The NHL is supposed to be chock-full of parity these days – and if you glance at the standings, that appears to be the case. It’s tight all over. In the Western Conference, for example, you can easily make the case that all 15 teams are still alive in the playoff hunt. How close is it? Entering Friday night’s action, fifth-place Anaheim had 57 points, eighth-place Vancouver had 54 and last-place St. Louis had 47 (and the Blues have four games in hand on the Ducks).
When the standings are packed like that, lengthy losing streaks are a playoff death sentence. Yet the Vancouver Canucks went on an eight-game winless skid (0-5-3) in January and came out the other side still in a playoff position. It doesn’t make sense; if you’ve been watching the Canucks play the past few weeks, you’ve probably stopped checking the standings. But fear not. Somehow, some way, the Canucks managed to remain relevant despite losing five straight games at home – including the first four in regulation time, so they didn’t even receive any “loser” points.
The freefall basically coincided with the return of Roberto Luongo and the arrival of Mats Sundin. Again, it doesn’t make sense. If you add the best goalie in the world and a top-flight forward, logically, it should make your team better. What it shouldn’t do is spark three weeks of losing in the middle of the season. The Canucks finally pulled out of it with a 4-3 win over the visiting Carolina Hurricanes on Tuesday; but was it a blip or the start of a turnaround?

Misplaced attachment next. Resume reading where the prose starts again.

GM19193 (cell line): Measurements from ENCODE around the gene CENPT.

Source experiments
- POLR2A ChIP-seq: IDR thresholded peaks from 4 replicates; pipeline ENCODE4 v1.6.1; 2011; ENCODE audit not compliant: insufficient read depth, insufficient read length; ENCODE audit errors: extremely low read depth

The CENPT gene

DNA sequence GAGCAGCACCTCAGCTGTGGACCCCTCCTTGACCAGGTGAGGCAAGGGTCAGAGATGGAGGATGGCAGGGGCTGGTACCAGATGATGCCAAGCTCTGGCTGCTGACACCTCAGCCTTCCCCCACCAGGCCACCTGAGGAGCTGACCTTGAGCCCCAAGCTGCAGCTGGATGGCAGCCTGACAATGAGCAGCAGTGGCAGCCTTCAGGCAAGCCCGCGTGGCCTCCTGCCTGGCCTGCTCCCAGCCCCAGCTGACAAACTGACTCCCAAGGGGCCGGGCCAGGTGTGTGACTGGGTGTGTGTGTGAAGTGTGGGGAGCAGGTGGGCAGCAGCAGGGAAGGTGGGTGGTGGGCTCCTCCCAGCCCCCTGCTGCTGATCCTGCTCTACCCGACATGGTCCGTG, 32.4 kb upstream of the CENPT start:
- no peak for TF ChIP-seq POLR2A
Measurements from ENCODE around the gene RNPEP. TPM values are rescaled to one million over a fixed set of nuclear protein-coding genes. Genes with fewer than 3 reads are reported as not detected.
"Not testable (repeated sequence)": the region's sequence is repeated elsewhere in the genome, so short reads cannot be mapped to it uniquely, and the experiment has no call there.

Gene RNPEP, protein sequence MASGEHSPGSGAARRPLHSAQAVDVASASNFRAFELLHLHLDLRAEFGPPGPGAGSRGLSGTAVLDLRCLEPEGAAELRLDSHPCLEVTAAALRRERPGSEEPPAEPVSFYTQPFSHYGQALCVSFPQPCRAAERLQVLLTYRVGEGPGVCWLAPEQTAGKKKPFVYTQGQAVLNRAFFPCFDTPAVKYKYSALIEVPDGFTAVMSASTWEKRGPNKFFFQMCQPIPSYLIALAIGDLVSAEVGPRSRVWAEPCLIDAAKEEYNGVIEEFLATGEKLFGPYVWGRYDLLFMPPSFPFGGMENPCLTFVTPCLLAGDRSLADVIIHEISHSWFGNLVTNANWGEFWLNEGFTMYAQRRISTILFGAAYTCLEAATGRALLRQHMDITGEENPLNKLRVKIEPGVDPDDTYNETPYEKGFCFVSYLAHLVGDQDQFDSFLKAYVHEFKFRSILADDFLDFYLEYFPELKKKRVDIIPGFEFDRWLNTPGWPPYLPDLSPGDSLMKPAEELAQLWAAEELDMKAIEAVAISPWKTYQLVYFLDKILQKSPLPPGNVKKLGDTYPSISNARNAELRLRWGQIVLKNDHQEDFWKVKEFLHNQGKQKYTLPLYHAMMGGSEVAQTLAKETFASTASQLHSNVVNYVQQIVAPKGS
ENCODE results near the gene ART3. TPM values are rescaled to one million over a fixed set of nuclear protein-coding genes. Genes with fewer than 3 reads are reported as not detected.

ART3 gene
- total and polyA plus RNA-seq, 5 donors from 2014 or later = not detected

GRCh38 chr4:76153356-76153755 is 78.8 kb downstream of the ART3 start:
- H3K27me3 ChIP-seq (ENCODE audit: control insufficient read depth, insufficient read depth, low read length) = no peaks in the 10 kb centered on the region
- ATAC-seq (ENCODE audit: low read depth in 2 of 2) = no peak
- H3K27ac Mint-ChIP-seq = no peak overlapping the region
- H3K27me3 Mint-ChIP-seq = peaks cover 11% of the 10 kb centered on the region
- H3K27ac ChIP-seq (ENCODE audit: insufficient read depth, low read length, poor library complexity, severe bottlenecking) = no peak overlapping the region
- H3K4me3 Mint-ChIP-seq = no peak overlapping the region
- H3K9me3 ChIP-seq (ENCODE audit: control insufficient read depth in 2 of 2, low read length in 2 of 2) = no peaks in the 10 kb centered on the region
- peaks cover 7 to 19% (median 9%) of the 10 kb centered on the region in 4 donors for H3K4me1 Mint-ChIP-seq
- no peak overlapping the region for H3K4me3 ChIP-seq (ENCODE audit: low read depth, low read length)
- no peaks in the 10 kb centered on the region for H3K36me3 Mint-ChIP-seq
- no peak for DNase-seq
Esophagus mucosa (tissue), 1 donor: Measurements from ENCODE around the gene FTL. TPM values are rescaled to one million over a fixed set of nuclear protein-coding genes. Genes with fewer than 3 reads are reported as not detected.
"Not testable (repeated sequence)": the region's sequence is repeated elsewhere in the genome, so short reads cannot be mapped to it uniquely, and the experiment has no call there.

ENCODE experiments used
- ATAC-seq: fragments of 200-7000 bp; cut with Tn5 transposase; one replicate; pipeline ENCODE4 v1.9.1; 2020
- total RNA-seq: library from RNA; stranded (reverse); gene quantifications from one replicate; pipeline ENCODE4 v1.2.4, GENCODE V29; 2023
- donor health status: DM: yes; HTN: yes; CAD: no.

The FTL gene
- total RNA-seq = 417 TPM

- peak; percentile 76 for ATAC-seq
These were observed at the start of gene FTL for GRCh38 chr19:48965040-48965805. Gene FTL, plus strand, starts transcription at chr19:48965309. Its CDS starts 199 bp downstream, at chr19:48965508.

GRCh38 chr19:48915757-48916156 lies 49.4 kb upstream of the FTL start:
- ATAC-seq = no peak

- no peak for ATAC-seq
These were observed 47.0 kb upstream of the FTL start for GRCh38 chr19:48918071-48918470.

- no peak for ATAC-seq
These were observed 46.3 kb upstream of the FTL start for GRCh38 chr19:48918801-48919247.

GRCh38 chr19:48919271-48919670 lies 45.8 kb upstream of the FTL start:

The good news is, Vancouver’s upcoming schedule is favorable. The Canucks have 12 games before the NHL trade deadline on March 4; that’s dozen games to figure out if they’re contenders or pretenders. Vancouver has five games against Eastern opponents, including Montreal twice, home and away. But the Canadiens are the only playoff team among Vancouver’s upcoming games against the East; Ottawa, Toronto and Tampa Bay are also on tap.
That leaves seven games against Western foes, but only Calgary and Chicago are solidly in the playoff mix; the rest of the Canucks’ games are against teams in that fifth-to-15th-place logjam, including tilts with St. Louis, Phoenix and Columbus. Detroit? Nope. San Jose? Nada.
Vancouver, a mere 2-5-5 in its past dozen outings, should be shooting to at least reverse that record in its next dozen contests. If that happens, they’ll likely try to trade for some help and go on a playoff run. But if the losing continues, they might as well send Sundin to a contender come March 4; otherwise, he’ll be heading back to Sweden much earlier than anticipated this spring.
This column also appears in the Vancouver Metro newspaper.
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